State basketball: Corona Santiago girls beaten in Division I final

Corona Santiago players watch Oakland Tech players celebrate a Division I title game win.
Corona Santiago players watch Oakland Tech players celebrate a Division I title game win.
(Luca Evans / Los Angeles Times)

In the fourth quarter of a chippy, emotional, bite-your-hot-dog-and-you-missed-it final, the jumbotron camera at Golden 1 Center zoomed into Oakland Tech coach LeRoy Hurt’s black sweater.

On the front read a Bulldog-yellow-colored stenciling of the words “Dog Food.” Complete with a picture of a bowl of, yes, dog food.

Absolutely impeccable work by the cameraman. Directly over the next couple of minutes, the Division I girls’ basketball state final between Oakland Tech and Corona Santiago hanging in the balance, the Bulldogs devoured what kibble was left en route to a dominant 75-52 win.


Marching into the postgame news conference, Hurt and his girls delivered an endless stream of quotables: feeling like they should’ve been an Open Division selection in state play, feeling a pride in the city of Oakland, feeling a whole lot of emotions that came out gloriously in smiles and claps and cheering from alumni in the back of the room.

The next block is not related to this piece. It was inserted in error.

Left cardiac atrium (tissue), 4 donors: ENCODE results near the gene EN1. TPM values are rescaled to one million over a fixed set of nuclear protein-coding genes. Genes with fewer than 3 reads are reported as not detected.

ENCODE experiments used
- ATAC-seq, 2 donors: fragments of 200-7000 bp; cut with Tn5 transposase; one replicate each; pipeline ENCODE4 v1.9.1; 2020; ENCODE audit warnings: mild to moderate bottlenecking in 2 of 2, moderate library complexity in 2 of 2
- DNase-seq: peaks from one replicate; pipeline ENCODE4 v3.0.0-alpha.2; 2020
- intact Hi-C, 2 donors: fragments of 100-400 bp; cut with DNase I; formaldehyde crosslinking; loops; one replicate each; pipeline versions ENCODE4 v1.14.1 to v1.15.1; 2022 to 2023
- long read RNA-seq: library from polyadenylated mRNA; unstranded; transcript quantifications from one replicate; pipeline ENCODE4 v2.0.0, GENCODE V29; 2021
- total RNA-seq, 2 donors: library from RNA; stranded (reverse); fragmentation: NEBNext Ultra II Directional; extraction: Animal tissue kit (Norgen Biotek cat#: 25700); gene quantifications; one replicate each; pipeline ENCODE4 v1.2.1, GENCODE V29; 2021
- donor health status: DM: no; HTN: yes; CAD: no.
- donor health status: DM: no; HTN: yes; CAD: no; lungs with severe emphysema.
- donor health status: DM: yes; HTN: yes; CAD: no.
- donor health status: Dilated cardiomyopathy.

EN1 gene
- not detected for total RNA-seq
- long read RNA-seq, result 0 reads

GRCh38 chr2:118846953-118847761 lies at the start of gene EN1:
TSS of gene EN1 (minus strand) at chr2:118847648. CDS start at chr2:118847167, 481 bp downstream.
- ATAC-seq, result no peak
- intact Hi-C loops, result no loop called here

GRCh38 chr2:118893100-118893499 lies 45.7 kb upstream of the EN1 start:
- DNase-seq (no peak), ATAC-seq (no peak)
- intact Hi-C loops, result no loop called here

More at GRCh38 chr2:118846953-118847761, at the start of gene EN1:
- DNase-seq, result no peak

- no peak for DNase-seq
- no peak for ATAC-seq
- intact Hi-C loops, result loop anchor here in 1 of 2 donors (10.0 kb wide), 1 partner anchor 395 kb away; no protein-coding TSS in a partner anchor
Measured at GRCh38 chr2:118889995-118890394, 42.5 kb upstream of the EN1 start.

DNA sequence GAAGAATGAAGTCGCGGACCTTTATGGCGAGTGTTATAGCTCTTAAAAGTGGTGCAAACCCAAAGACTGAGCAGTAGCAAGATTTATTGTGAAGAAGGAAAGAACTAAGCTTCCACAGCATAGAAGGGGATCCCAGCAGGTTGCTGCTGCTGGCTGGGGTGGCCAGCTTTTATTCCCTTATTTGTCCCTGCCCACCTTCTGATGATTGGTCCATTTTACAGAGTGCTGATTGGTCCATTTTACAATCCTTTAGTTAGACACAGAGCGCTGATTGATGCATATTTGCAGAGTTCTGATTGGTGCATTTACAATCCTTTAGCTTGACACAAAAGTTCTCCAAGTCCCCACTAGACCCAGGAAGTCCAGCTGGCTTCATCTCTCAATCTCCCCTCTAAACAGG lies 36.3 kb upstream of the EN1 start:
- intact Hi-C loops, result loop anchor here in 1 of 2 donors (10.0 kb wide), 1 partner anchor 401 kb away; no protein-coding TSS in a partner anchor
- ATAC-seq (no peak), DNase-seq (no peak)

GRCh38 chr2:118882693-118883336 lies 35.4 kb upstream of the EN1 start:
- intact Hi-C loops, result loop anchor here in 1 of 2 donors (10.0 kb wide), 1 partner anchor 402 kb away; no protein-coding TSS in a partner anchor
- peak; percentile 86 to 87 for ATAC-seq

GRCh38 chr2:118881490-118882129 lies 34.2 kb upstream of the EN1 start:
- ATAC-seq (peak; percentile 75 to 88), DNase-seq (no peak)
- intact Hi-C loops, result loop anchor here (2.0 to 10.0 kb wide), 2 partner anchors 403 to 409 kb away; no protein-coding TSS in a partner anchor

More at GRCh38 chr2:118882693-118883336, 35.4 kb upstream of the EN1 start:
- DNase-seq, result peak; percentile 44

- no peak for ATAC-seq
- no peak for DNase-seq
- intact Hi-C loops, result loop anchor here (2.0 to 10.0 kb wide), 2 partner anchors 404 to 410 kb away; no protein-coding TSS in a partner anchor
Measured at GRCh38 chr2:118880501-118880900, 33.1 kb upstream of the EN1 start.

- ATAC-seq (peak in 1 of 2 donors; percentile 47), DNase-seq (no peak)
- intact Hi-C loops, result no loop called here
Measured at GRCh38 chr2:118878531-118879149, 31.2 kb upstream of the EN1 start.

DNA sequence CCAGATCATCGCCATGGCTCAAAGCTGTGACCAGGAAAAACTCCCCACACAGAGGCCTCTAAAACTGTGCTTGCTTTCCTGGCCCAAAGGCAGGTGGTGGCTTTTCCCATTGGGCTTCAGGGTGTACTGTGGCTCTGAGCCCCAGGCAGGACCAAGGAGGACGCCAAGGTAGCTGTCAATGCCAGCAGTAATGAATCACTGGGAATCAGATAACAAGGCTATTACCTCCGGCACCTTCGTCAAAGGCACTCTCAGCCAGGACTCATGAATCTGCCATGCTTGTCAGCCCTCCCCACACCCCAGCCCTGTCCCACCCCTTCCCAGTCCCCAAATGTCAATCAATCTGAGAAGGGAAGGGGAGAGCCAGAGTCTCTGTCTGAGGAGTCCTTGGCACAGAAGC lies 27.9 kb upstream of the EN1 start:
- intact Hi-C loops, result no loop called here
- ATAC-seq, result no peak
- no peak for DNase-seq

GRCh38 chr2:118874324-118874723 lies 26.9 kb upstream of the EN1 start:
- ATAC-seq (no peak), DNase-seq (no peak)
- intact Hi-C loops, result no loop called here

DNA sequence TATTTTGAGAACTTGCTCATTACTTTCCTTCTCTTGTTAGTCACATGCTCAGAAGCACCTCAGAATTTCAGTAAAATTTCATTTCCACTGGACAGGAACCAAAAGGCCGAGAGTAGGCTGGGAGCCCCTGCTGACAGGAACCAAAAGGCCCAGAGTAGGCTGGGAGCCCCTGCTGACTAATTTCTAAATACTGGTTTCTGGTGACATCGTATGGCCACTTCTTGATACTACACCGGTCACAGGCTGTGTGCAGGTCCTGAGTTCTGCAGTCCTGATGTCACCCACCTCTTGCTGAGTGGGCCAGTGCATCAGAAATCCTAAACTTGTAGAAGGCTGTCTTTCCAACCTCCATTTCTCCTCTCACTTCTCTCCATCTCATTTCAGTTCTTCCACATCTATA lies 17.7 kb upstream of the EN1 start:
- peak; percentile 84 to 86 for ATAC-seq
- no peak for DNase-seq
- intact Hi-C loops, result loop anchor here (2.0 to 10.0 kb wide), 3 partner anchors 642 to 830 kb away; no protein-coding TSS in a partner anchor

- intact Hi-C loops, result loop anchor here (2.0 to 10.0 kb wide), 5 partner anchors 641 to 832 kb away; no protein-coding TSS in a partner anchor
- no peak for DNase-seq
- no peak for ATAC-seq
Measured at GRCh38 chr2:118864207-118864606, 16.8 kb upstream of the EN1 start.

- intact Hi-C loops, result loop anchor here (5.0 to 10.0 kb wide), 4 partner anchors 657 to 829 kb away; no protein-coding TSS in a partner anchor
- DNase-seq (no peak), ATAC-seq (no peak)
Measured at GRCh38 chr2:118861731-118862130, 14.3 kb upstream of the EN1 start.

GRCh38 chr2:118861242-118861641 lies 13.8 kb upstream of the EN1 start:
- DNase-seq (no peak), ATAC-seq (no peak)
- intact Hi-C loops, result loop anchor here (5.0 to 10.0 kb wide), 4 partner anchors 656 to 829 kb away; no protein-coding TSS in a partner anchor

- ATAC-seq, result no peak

“They don’t have the team speed we have … we’re bigger than them, we’re faster than them, we outshot them,” Hurt said postgame.

Bold. But true in a game where Oakland Tech forced 25 turnovers, simply putting their foot down in that fourth-quarter stretch as the Sharks’ free-flowing offense hit a dam.

By the time bodies started smacking the hardwood unusually hard and stares lingered a few seconds after whistles, it was clear these teams had at least some history, and indeed — slightly unusually for state matchups — they’d already faced each other in a regular-season tournament. In that game, Santiago came back from down double digits before ultimately falling, and brought confidence and resilience into Friday night’s matchup.

Except Oakland Tech had an “ace of spades,” as Hurt put it, in junior forward Taliyah Logwood, who didn’t play in that first matchup.

Logwood was chaos incarnate Friday, the 5-foot-9 forward zipping down the court for coast-to-coast finishes after forcing turnovers. In that fourth quarter, after the convenient “Dog Food” zoom, she spun over her right shoulder for a layup and then rejected a Santiago shot a few seconds later.


Nia Hunter darted in for a layup, and then a second later Erin Sellers ripped a steal and ducked in for a layup, and suddenly Oakland Tech was up 11 and running away to an eventual blowout.

“I just thought we wore them down,” Hurt said. “You saw the steals at the end. I mean, my kids could play another game right now.”

They certainly had the energy postgame, carrying the adrenaline from arena-wide chants of “O-T!” after the win, an Oakland team’s second big win of the night over a Southern California champion after the Oakland High boys beat Buena in the Division III final.

“It’s a parade inside my city,” Sellers said postgame, referencing the cry popularized by the Memphis Grizzlies’ Ja Morant, her teammates roaring behind her.

The Sharks’ McKinley Willardson put up a valiant effort with 21 points and 10 rebounds.

Logwood finished with 16 points, 12 rebounds and three steals for Oakland Tech.